China and US reach milestone agreement on road to trade peace
- Major hurdle overcome as both sides agree to monitoring and enforcement of trade pledges
- No time frame for deal, but US Treasury Secretary Steven Mnuchin hopes it can be done quickly
China and the United States have agreed to set up enforcement offices to monitor implementation of trade pledges, making a breakthrough that paves the way for ending their tariff war.
The enforcement mechanism and the establishment of the offices have been major hurdles to an accord between the two nations, with China concerned that checks on its policies by US officials would be an infringement of sovereignty.
But the agreement will also allow China to monitor US behaviour, a reciprocal concession which analysts said showed determination from both sides to reach a trade deal.
US Treasury Secretary Steven Mnuchin said he had a “productive” phone conversation with Chinese Vice-Premier Liu He on Tuesday night, with another conversation planned for Thursday.
“We’ve pretty much agreed on an enforcement mechanism; we’ve agreed that both sides will establish enforcement offices that will deal with the ongoing matters,” Mnuchin told CNBC on Thursday, adding that there were still important issues to be addressed.
“We are really focused on the execution of the documents,” he said.
Mnuchin said the trade deal ran to more than 150 pages and these were under discussion. There was no time frame for the deal but, he said, they hoped to do it quickly.
Chinese Commerce Ministry spokesman Gao Feng said senior officials from both sides discussed issues that remained to be tackled in the phone call.
“Both sides will maintain close communication and work at full speed to continue the negotiations,” he said on Thursday.
China and the US have been embroiled in a tariff war since July 6, but agreed to suspend further tariff rises following a meeting between Chinese President Xi Jinping and his US counterpart Donald Trump in December. The two sides have been engaged in a series of negotiations to resolve the dispute since then.
The US has insisted that any deal and reform pledges by China must be enforceable, and a mechanism should be adopted to monitor progress. But China has responded with concerns that this would allow US interference in its policies, and that the US could still raise penalty tariffs at any time.
Mnuchin did not say whether US officials would be based in China as a result of the agreement, but analysts said the new offices would allow both sides to improve communications.
“This is a reciprocal agreement that can facilitate consultation,” said Wang Huiyao, president of the Centre for China and Globalisation, a non-government think tank in China.
“We will have officials focusing on the implementation of the trade deal,” he said.
“China can use the office to monitor whether Chinese companies in the US are being discriminated against – for example, investment deals that are not approved by the Committee on Foreign Investment in the US.”
Yuan Zheng, an expert in China-US relations at the state-backed Chinese Academy of Social Sciences, said the arrangement was “no surprise” and signalled that both sides were close to sealing a trade deal.
“All along, China has not been against an enforcement mechanism but [against] one-sided monitoring from the United States on trade matters,” Yuan said.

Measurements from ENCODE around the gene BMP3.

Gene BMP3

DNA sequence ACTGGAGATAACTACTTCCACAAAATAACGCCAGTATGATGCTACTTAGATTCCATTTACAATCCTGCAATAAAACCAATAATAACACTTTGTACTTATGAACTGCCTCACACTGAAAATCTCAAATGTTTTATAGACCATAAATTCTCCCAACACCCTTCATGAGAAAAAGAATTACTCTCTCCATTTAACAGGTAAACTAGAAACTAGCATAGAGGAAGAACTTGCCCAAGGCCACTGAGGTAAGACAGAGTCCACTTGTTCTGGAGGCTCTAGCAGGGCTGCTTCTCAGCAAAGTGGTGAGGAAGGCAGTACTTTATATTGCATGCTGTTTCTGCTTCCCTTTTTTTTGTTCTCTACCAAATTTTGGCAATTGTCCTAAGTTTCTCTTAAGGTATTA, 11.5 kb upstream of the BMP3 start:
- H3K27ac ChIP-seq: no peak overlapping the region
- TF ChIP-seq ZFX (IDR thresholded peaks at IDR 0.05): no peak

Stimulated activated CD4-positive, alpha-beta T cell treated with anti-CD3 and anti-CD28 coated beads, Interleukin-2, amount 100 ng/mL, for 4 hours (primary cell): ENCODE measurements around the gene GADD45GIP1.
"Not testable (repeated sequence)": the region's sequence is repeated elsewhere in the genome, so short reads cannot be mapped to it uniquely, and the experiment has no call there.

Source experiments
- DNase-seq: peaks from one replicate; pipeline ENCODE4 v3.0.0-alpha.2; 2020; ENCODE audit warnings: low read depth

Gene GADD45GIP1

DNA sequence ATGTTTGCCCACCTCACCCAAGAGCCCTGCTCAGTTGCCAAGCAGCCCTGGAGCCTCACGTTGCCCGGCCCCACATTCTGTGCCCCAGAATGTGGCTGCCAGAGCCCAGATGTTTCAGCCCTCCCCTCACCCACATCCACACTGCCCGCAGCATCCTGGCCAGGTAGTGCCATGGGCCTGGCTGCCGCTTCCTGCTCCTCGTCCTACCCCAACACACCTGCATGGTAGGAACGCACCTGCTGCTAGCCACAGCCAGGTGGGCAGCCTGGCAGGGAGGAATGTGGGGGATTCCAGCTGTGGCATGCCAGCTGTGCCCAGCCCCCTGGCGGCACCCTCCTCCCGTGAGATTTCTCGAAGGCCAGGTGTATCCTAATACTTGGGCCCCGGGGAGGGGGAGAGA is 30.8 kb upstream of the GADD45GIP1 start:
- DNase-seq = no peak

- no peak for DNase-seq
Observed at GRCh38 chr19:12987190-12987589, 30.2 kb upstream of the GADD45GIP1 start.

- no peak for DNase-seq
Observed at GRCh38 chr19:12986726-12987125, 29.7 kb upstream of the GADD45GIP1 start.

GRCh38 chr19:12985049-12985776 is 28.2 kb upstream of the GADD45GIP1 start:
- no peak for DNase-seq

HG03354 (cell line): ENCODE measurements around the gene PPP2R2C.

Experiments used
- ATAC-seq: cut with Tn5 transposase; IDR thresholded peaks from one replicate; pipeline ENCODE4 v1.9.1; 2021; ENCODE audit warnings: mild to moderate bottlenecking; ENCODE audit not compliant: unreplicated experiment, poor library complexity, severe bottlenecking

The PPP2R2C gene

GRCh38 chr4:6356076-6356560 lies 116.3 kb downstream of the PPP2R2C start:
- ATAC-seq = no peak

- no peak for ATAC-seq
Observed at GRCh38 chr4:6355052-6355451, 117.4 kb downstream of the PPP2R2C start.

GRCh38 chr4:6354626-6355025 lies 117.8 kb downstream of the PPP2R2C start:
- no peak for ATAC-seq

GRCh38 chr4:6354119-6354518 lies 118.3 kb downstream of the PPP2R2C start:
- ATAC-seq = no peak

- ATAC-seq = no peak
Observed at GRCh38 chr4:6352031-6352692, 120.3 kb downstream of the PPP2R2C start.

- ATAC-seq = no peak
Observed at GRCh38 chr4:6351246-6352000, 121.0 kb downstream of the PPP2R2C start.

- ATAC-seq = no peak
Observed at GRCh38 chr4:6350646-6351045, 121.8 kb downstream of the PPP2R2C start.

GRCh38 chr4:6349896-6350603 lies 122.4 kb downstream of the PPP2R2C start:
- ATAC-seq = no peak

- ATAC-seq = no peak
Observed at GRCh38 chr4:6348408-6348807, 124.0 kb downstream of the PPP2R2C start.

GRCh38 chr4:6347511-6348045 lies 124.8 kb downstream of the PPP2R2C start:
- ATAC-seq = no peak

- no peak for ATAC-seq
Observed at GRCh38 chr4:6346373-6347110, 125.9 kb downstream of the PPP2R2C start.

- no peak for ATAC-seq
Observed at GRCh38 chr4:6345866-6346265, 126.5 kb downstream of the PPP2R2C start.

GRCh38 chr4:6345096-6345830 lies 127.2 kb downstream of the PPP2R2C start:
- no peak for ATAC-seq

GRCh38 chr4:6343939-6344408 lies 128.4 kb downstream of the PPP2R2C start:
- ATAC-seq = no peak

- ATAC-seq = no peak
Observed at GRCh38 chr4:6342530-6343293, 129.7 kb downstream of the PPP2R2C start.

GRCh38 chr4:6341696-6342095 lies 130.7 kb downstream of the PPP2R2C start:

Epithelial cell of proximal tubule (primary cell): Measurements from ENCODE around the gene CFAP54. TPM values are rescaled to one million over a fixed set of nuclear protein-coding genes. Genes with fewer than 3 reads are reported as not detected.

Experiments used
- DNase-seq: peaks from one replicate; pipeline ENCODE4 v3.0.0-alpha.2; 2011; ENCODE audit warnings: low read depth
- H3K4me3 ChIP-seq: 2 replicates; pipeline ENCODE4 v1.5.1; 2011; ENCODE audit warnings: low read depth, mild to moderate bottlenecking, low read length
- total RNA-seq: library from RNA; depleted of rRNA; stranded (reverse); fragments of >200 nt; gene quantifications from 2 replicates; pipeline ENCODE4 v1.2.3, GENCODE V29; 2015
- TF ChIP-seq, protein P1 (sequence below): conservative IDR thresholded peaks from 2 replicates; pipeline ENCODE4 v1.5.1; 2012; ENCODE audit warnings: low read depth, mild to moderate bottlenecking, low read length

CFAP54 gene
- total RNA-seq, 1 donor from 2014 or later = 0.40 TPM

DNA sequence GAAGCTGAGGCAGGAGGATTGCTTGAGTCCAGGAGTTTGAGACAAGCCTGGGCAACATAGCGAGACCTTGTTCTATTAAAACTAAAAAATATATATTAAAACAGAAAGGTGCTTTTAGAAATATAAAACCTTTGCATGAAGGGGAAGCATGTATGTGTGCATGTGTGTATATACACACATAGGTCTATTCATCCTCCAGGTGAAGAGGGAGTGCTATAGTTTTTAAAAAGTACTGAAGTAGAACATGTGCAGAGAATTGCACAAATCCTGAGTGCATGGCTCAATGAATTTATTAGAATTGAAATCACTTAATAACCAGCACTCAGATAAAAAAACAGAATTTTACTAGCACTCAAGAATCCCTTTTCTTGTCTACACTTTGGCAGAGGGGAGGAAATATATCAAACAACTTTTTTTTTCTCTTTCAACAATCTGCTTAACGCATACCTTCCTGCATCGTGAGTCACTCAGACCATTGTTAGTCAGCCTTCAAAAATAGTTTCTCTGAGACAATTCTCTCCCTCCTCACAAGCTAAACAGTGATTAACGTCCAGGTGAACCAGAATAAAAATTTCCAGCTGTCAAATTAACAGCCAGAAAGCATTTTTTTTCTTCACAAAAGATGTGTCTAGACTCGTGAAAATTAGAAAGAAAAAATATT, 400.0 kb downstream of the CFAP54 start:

“Setting up ‘enforcement offices’ is an arrangement to be carried out by both sides, and it also gives China ‘face’ to say that we are also entitled to monitor the US.
“While the US enforcement offices might be more demanding than the Chinese ones, China sees its own interest in these offices, too. For example, the US is increasingly sceptical about Chinese investments and tech companies operating in their country.
“We would need to make sure the US market was reciprocally open for us as well,” Yuan said, adding that disputes over individual companies, such as Huawei, could be dealt through these enforcement offices.
Yuan said he believed the offices would operate like working groups under government departments, pulling in the expertise of officials as well as professional personnel on Sino-US trade matters, like the Chinese commerce department.
“These offices are likely to be given the responsibility of promoting healthy development in Sino-US trade relations. While these offices will not solve all Sino-US trade problems for sure, they are at least symbolic, showing that we are willing to deal through communication and not through a trade war,” he said.
Zhang Zhexin, a US affairs expert at the Shanghai Institute for International Studies, said the agreement on setting up the offices showed China had done its best “with utmost sincerity and determination to reach a deal with the US”.
Zhang said that, with both sides reaching consensus on the details of the enforcement offices – down to the definition of their function and structure –"the biggest barrier [to reaching a deal] has been cleared”.
Zhang believes the offices will be “cross-bureaucracies” managed through a joint committee drawn from major government departments. The Chinese one could be chaired directly under the State Council, while the US may choose to have its group under the White House.
“They will have the greatest mandate from both sides,” he said.
However, Zhang said the offices would not be able to prevent the US imposing unilateral sanctions against China, nor would they be able to minimise strategic competition between the two states.
“But they will at least provide a standing and regular platform for settling future disputes in a constructive, responsible and bilateral platform,” he said.